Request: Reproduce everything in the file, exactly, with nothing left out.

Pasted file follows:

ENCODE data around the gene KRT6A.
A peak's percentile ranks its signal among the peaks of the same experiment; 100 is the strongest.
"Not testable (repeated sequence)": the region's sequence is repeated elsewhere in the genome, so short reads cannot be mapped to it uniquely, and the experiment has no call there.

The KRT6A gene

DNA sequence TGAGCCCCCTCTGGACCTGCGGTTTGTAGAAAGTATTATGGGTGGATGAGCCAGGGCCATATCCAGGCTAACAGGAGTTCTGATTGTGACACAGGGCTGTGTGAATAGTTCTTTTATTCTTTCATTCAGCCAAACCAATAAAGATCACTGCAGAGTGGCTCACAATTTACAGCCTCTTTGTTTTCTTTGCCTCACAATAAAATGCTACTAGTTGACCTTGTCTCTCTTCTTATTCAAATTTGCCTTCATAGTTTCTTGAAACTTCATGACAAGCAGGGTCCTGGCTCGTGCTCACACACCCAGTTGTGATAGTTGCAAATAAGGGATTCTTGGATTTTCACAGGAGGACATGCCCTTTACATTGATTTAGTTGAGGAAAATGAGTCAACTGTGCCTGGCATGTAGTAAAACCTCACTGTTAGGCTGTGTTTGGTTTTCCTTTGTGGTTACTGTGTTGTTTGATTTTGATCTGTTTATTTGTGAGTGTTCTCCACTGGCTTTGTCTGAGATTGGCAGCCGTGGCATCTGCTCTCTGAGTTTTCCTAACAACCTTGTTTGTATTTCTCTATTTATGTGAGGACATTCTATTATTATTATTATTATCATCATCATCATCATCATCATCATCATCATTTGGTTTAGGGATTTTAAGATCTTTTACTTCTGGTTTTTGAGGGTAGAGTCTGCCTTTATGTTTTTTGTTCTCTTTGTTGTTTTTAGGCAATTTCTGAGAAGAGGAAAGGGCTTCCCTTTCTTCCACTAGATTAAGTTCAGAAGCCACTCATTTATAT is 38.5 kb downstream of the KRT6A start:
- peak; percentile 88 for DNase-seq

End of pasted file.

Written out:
ENCODE data around the gene KRT6A.
A peak's percentile ranks its signal among the peaks of the same experiment; 100 is the strongest.
"Not testable (repeated sequence)": the region's sequence is repeated elsewhere in the genome, so short reads cannot be mapped to it uniquely, and the experiment has no call there.

The KRT6A gene

DNA sequence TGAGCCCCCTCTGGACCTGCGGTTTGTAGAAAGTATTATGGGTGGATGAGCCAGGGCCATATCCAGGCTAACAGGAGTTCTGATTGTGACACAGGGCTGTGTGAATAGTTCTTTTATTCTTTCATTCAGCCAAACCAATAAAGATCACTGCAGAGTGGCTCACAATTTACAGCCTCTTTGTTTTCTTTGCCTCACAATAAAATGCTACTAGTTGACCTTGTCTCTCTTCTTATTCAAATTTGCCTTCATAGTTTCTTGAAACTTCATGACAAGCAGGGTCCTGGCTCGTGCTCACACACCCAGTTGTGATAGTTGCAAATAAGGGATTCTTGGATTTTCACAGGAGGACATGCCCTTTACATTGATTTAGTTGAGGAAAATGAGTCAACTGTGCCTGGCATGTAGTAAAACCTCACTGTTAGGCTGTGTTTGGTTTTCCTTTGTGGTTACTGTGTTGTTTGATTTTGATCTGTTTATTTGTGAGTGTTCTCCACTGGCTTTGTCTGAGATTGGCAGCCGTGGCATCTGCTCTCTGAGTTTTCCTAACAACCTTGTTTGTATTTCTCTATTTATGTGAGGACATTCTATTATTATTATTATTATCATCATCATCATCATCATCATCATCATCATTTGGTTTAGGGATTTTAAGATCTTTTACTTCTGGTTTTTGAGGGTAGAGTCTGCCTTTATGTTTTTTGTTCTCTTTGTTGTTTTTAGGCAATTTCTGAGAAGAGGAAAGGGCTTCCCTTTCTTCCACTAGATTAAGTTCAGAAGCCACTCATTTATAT is 38.5 kb downstream of the KRT6A start:
- peak; percentile 88 for DNase-seq